I do admit, there are things to which they can't relate. They can't relate to sitting in a classroom for six hours a day; to not being able to make the majority of their own choices for a good portion of their young lives; to asking permission to go to the bathroom; or to not being able to discover something about which they want to learn more and then heading to a library, museum, science center, or their own back yard to learn more at a moment's notice.
I would think learning to live in the real world has more to do with interacting with it than studying it in a classroom.
Concern #4: What About Prom?
There is Homeschool Prom. Really.
After these concerns come the concerns about what my children are learning.
I've had many people ask each of the following:
- How will they learn to stand in line? I didn't know this was a huge deal, or something learned in school. We've been to Disney World, amusement parks, and the grocery store. I think we have that one covered.
- How will they learn to take tests? My children love testing their knowledge! They take tests for fun - to see what they have learned. To them, it's a game, not an anxiety-riddled task as it is to many.
- How do you know they're learning enough? I admit, I have a yearly freak-out over whether my children are learning enough. Then a friend, family member, museum curator, or member of our community has a conversation with one or more of my children and tells me how impressed they are by not just the information my children have stored in their brains, but the knowledge they've gained through combining said information with experiences they've had. They get to learn at their own pace and study what captures their interest, which has the huge benefit of retaining much of what they've learned. Many students who have to learn about something because that's what the textbook chapter is about don't retain that information and, without real world experience to reinforce what they've learned, don't filter the information through experience in order to transform it into knowledge.
And my children know how to cook, clean, shop for groceries and find the best price per pound, assist with home repairs and improvements, care for babies and toddlers (yes, they change diapers!), and so much more as a result of living and learning through unschooling.
- What about college? If they want to attend college, they can attend college. We, however, don't expect them to attend college at any specific age, if at all. I know too many people who went to college fresh out of high school because they felt like that was what was expected of them and now have a lot of debt and aren't using their degree at all. I'd rather my children put their money to good use and know what they want to do with their degree before they get it.
Unschooling, to me, is giving my children the resources and the ability to learn whatever it is they want to learn, taking advantage of teachable moments (and hours, and weeks, and months) and nurturing in them the self-confidence to follow their passions. My hope is that they are able to discover for themselves what path they want to take in life and are able to make a living doing what they love.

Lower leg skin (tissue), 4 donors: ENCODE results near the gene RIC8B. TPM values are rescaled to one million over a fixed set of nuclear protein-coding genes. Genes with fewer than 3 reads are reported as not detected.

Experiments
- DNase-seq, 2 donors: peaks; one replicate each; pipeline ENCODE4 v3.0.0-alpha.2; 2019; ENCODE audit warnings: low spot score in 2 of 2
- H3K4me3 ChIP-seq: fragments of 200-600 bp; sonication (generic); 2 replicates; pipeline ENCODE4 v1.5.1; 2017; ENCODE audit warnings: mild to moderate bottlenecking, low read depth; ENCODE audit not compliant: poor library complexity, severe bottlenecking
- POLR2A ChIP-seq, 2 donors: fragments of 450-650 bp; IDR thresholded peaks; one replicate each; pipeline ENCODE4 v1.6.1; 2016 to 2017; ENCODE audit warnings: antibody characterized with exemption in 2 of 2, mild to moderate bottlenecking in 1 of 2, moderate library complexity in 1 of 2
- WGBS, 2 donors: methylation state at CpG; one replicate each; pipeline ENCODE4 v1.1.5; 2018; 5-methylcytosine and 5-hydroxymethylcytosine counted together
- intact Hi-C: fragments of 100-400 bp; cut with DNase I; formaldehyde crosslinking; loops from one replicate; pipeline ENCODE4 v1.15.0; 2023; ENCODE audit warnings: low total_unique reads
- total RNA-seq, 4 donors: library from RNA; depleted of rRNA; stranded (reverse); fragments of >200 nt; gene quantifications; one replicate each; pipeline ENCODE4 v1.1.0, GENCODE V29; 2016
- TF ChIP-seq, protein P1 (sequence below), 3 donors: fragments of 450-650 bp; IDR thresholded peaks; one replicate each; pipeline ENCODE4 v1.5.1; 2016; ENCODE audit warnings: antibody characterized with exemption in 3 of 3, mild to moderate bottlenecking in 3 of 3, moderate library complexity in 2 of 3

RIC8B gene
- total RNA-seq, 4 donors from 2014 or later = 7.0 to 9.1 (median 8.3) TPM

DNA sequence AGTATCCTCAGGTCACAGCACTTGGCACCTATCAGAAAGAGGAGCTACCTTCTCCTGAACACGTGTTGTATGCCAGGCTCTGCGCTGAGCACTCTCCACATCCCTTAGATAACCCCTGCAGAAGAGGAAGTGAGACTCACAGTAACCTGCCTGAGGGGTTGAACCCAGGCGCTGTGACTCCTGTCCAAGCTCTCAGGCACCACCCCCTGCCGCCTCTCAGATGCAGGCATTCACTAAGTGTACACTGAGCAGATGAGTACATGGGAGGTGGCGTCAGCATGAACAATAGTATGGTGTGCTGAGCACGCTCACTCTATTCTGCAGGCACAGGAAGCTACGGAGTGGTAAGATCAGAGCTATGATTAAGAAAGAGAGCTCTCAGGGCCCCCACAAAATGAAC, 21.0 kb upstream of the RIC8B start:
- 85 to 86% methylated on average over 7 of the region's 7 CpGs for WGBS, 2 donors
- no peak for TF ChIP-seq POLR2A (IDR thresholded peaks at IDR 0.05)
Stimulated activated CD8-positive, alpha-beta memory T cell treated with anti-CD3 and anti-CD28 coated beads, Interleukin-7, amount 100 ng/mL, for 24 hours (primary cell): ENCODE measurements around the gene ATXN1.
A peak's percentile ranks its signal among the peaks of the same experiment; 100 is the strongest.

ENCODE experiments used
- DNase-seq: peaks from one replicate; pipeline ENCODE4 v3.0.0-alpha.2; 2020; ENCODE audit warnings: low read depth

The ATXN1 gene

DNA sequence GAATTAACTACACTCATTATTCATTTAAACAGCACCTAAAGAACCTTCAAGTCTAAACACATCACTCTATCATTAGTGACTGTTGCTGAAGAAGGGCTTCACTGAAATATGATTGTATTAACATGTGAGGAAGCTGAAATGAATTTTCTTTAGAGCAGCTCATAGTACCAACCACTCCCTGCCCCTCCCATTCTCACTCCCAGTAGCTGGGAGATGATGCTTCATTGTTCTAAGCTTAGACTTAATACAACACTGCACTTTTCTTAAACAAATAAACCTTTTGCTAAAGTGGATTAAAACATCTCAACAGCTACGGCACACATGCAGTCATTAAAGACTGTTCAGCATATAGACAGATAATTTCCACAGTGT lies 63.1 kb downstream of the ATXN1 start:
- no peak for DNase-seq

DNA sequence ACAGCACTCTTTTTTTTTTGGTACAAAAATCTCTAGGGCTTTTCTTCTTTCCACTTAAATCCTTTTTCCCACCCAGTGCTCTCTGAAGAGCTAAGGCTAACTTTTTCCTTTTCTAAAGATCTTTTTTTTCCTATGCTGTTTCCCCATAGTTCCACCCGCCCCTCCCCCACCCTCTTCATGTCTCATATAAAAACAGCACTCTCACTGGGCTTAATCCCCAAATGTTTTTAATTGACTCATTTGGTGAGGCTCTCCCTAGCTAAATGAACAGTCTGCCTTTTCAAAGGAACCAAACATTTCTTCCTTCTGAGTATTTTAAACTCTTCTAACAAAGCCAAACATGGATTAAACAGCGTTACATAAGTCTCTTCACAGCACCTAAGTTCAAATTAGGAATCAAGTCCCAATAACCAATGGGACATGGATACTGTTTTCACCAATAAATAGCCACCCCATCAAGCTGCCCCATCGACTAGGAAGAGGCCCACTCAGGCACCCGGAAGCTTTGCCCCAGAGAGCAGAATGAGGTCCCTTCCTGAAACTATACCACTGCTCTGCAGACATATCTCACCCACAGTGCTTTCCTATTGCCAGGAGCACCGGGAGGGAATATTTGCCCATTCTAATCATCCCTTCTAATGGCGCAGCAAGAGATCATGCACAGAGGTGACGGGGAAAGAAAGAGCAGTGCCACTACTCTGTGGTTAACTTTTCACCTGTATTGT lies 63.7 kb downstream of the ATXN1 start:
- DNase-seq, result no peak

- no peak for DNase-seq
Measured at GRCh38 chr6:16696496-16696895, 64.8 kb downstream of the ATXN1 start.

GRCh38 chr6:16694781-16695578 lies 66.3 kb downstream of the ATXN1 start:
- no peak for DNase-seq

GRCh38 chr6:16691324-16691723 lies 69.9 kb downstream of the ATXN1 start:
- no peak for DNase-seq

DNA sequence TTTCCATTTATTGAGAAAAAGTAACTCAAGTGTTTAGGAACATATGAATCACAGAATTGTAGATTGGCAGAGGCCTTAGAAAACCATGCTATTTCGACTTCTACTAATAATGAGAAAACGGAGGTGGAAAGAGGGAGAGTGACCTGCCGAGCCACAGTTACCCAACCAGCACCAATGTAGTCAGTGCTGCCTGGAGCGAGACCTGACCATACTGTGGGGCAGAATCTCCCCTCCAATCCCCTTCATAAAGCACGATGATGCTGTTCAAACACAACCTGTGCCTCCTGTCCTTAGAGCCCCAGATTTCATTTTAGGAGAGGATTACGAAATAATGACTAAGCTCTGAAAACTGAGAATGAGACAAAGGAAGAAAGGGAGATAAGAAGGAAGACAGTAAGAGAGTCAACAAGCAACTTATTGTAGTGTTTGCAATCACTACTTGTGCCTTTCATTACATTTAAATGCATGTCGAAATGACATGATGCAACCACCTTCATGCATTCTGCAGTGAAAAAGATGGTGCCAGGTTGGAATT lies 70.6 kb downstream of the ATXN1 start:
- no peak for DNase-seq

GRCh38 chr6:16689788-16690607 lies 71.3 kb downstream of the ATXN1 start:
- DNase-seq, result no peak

Thursday, September 8, 2016
Some places just feel like home.
After a little over two months away from one of our most favorite places on Earth, it felt as if we arrived home as we pulled into the parking lot. Greeted with smiles and hugs from beautiful people added to that cozy, exhilarating homey vibe that is Epoch Arts.
Today and for the next couple days, we're helping with Epoch Arts' Annual Tag Sale. The amount of stuff they have to offer, both indoors and out, is nearly unfathomable. As we sorted, bagged, folded, and set out items for sale, it was clear the colossal amount of work that had already been accomplished. This is no small undertaking.
It is my hope that wherever we end up in life, that we always be a part of communities as welcoming, loving, and comforting as Epoch Arts and Camp Calumet are to us now - and that we can be that community to others.
Thursday, September 1, 2016
It doesn't happen often, thankfully, but some days I'm just completely overwhelmed by it all...in an If You Give a Mouse a Cookie kind of way.
My husband's car, that has been fixed twice ...or was it three times ... in the past three weeks, is having issues again. Different issues than before.. This leaves me without my van all day, as my husband had to drive it to work. This means the donations in the van won't make it to their destination today and I won't be able to load the van for tomorrow.
If tomorrow's plans even happen. We're supposed to go to Six Flags (for an amazing $14 a person thanks to a reading program and online discounts). At the moment two of my children are coughing and generally not feeling well. It seems they're on the mend, but I'm not sure if they'll be well enough by tomorrow.
Or if I'll be well enough by tomorrow. I had my Cimzia injection yesterday and could very well get this bad cold from my children. I also cut my finger, and in the process banged my hand thereby causing issues with my thumb. Not being able to grasp things and in bad pain when moving my thumb, crutches will most likely be out of the question tomorrow, which means I'll need my wheelchair due to my current knee and Achilles tendon issues.
And to fit the wheelchair in the van, I'll need to take the donations out, which I can't do with a bad hand and knee and tendon because they're heavy boxes of books.
If I can't get the donations out, I also can't put the bin of towels we'll need in the van with my wheelchair. Not that I have the van, anyway.
Without the van, I also can't go to the store to get last-minute food items for our day out tomorrow,
If our day out even happens.
Up at 4 with a child with a nightmare and 5:20 with a child with a nosebleed on top of it all, I just want to go to back to bed, curl up under a comfy blanket, and take a nap. But alas, I have coughing children to tend to and should really get dinner going in the crockpot before I forget about it.
And besides, I have plenty for which to be thankful - the medicine that will hopefully greatly improve my health, that we have a second vehicle and my husband has a job, that my children are rarely sick, that we have food in the house, and that we have the opportunity to go to Six Flags.